Not long ago, the actual planning for AZA’s Annual Conference was managed by the zoo or aquarium in the city where the conference was being held. But a couple of years ago, meeting management was taken in-house, according to AZA Vice President of Conference & Membership Melissa Howerton. Since then, AZA staff has devoted itself to making the meeting more consistent from year to year.
One ongoing challenge for AZA is trying to improve traffic and engagement in the exhibit hall, which in years past has taken somewhat of a backseat to the conference’s big draw, which is the programming. “So really it’s been about educating attendees and exhibitors that there’s really a lot of expertise to be gained in the exhibit hall,” Howerton said.
Another tactic, instituted last year in Atlanta, was placing a registration desk in the hall itself, open at the same time that exhibitors are moving in and setting up their booths. “It was kind of a gamble for us, but we surveyed our exhibitors to make sure we weren’t going to offend anyone,” Howerton said. She added: “And our attendees got to feel like a part of the exhibit-hall build.” AZA will be reprising this reg-desk setup in Phoenix.
AZA is pursuing a variety of strategies to make the exhibit hall into an ever more attractive hub for its approximately 1,800 attendees, such as offering free Wi-Fi on the trade-show floor and encouraging exhibitors (136 last year in Atlanta, with 161 paid booths) to increase their square footage and to do more exciting things with that space.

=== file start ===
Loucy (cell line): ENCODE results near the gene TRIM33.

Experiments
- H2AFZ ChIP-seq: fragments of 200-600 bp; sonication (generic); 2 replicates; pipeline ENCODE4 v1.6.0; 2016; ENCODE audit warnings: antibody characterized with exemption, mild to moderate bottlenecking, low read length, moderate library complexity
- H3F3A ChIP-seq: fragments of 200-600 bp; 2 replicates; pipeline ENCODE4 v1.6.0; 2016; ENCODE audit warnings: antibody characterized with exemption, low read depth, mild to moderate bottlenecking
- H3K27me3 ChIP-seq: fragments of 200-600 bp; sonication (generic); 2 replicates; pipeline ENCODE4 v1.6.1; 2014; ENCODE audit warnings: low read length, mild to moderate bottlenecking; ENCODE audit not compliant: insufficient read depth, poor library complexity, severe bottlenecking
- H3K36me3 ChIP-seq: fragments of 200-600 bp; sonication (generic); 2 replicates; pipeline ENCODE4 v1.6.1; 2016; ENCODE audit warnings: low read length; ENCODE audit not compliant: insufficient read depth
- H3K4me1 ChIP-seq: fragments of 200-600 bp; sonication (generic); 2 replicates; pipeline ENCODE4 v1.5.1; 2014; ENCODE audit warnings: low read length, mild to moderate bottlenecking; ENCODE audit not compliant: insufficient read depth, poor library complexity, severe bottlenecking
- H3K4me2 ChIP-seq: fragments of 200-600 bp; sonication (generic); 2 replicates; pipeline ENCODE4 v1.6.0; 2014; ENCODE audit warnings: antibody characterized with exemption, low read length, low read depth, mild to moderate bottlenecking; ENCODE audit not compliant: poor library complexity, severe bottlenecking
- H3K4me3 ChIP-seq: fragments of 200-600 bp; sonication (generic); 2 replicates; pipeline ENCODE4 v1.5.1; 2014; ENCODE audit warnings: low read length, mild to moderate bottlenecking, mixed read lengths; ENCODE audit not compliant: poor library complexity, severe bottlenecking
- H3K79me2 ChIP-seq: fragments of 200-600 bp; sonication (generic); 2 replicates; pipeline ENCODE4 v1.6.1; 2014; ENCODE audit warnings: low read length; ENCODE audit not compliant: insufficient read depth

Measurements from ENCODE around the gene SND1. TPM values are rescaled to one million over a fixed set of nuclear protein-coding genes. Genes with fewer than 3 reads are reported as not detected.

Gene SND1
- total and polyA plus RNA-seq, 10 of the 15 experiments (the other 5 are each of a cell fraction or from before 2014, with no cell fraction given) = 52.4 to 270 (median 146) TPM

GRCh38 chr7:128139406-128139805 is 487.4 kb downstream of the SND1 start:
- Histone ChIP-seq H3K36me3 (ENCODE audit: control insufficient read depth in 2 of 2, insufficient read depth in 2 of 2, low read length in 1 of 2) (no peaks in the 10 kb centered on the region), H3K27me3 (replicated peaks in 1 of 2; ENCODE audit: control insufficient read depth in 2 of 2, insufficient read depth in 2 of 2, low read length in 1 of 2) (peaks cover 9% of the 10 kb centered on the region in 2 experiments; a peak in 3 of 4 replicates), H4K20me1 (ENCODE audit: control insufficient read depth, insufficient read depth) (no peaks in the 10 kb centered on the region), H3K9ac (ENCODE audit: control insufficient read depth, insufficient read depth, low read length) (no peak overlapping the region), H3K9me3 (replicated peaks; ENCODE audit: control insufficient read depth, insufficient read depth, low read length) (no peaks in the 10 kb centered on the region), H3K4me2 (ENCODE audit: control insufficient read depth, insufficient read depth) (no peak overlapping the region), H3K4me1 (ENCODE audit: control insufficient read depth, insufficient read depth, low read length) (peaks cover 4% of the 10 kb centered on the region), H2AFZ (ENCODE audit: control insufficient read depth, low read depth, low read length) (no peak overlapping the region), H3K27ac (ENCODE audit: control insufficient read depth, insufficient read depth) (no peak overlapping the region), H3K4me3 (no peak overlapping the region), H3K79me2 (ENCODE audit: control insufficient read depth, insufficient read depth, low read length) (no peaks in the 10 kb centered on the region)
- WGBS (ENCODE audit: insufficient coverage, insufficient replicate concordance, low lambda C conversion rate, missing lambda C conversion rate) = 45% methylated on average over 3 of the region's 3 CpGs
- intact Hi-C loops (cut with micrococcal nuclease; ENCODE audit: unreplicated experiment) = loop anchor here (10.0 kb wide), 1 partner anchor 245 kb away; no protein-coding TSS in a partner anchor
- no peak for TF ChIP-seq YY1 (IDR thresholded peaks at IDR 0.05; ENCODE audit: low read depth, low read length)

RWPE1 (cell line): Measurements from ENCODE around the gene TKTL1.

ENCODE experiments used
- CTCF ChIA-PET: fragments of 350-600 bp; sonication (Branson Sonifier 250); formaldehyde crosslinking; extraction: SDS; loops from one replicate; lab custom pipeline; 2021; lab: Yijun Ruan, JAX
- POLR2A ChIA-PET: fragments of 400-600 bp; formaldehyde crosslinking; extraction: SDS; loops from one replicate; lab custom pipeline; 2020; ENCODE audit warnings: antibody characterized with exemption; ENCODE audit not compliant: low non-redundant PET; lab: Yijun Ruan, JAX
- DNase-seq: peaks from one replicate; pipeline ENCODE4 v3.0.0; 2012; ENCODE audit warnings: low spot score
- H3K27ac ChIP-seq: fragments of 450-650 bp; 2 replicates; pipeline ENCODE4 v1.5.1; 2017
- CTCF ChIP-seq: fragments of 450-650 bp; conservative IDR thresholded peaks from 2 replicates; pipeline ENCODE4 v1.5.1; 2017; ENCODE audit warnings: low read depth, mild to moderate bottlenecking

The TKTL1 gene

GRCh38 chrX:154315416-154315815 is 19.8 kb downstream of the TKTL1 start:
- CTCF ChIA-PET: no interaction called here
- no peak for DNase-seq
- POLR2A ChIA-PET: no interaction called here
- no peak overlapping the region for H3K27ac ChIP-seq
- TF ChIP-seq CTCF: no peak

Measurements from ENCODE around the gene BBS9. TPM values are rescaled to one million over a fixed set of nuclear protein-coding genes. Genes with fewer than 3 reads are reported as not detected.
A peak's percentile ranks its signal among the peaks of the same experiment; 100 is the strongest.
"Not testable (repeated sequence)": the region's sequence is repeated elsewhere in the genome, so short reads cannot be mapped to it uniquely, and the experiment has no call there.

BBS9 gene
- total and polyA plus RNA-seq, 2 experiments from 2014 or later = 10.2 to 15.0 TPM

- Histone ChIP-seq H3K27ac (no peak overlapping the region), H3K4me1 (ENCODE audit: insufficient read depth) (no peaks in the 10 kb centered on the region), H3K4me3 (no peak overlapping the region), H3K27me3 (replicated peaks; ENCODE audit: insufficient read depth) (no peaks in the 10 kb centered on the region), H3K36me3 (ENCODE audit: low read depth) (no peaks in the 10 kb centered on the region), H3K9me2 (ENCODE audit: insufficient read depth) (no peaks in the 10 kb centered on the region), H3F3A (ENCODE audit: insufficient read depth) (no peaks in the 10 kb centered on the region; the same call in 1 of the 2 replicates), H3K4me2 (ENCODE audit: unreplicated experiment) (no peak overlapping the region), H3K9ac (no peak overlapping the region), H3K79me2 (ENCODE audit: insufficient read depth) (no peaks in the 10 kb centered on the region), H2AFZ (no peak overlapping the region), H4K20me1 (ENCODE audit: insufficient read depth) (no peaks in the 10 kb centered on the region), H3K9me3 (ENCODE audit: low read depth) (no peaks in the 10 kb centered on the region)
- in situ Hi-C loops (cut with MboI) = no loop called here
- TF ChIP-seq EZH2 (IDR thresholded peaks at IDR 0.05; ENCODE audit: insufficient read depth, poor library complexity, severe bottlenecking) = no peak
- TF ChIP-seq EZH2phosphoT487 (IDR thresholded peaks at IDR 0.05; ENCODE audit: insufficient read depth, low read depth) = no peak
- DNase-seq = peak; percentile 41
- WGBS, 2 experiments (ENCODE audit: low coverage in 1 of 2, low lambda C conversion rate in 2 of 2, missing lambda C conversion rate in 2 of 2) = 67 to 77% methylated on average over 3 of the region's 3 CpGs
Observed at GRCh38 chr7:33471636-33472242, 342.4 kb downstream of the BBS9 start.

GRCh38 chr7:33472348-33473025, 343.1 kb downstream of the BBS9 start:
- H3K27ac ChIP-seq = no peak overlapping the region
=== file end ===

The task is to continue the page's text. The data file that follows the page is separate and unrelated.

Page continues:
“Some may say our hall is exciting because we have everything from concession companies to animal-feed companies,” Howerton said, “but predominantly they are 10 × 10 booths.” Because of that, one person on AZA’s three-person planning staff is wholly devoted to AZA’s commercial members, coaching them on how best to market themselves and to make their presence at the Annual Conference more engaging.
As you might expect for a meeting focused on wildlife, AZA is serious about being green – and has been for long before the meetings industry as a whole turned its attention to environmental issues. For example, “We don’t just use water bottles,” said Howerton. “We encourage attendees to bring their own water bottles.”
But AZA doesn’t rest on its laurels. Rather, each year it tries to build upon its past environmental success, adding elements such as an online registration incentive, carbon offsetting, and recyclable tote bags. And this year – in addition to promoting host hotel Sheraton Phoenix Downtown’s existing towel-donation program to the Phoenix Zoo – AZA (if sponsorship can be secured) plans to debut a mobile app for the conference, on both iPhone and Android platforms, in order to cut down on the number of printed programs needed.
For more information: aza.org/Annualconference
Convene’s Pre-Con/Post-Con series asks meeting planners about their challenges and how they intend to address them (Pre-Con), and then circles back around after the meeting has occurred (Post-Con) to see how well they worked out.